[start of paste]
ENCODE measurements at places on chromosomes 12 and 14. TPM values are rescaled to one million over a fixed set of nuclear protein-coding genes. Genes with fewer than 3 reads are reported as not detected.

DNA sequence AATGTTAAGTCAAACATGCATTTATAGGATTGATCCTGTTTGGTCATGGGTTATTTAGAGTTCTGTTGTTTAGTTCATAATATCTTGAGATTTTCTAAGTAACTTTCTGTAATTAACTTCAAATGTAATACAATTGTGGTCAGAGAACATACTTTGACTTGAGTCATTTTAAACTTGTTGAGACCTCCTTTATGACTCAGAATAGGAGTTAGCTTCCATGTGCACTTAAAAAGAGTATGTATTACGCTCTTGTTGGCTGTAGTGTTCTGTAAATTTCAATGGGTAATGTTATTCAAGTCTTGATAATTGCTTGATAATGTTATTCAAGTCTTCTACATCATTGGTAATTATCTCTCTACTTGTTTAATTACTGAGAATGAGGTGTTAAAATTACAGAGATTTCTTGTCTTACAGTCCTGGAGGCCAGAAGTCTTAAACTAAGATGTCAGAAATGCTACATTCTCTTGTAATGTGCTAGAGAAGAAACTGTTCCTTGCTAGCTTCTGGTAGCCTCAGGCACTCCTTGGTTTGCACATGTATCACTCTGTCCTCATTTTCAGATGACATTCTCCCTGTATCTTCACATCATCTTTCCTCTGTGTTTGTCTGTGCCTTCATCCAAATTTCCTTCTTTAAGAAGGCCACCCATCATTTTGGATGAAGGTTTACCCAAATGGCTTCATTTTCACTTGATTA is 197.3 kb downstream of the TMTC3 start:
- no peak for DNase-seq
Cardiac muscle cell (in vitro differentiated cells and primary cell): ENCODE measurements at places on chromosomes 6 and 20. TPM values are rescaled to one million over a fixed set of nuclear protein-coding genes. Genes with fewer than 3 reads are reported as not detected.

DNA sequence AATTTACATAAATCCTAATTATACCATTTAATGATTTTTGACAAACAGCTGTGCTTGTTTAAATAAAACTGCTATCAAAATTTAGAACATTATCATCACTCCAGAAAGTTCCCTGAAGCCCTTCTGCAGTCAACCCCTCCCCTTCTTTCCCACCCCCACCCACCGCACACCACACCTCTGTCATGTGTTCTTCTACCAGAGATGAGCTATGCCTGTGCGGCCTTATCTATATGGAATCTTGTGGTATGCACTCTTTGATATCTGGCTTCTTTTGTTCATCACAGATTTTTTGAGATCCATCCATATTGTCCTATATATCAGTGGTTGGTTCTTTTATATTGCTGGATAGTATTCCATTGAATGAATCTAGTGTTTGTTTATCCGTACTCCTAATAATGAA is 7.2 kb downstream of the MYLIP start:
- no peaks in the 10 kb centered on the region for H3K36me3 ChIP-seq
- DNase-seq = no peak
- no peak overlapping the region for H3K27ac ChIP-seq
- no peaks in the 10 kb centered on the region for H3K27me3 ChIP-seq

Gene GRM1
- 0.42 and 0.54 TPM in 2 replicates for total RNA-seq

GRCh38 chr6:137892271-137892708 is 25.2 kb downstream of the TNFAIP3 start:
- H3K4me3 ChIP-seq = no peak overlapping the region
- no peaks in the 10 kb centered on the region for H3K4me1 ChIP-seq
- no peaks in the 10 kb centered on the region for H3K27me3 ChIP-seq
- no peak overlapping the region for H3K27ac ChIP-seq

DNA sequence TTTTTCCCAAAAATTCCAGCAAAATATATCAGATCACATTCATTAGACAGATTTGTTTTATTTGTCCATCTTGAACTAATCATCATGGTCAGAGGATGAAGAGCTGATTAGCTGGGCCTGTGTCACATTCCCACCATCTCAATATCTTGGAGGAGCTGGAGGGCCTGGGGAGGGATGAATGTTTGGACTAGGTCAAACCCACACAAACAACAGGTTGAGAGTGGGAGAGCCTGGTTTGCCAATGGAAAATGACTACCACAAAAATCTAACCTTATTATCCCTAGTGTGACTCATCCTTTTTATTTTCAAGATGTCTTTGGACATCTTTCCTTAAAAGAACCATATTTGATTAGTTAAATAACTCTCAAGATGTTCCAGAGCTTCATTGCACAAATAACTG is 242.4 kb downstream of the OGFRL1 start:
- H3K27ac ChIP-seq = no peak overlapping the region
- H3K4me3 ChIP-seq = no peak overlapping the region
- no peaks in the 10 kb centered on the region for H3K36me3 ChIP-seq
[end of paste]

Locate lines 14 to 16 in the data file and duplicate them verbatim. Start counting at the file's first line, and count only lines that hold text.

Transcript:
- no peaks in the 10 kb centered on the region for H3K4me1 ChIP-seq
- no peaks in the 10 kb centered on the region for H3K27me3 ChIP-seq
- no peak overlapping the region for H3K27ac ChIP-seq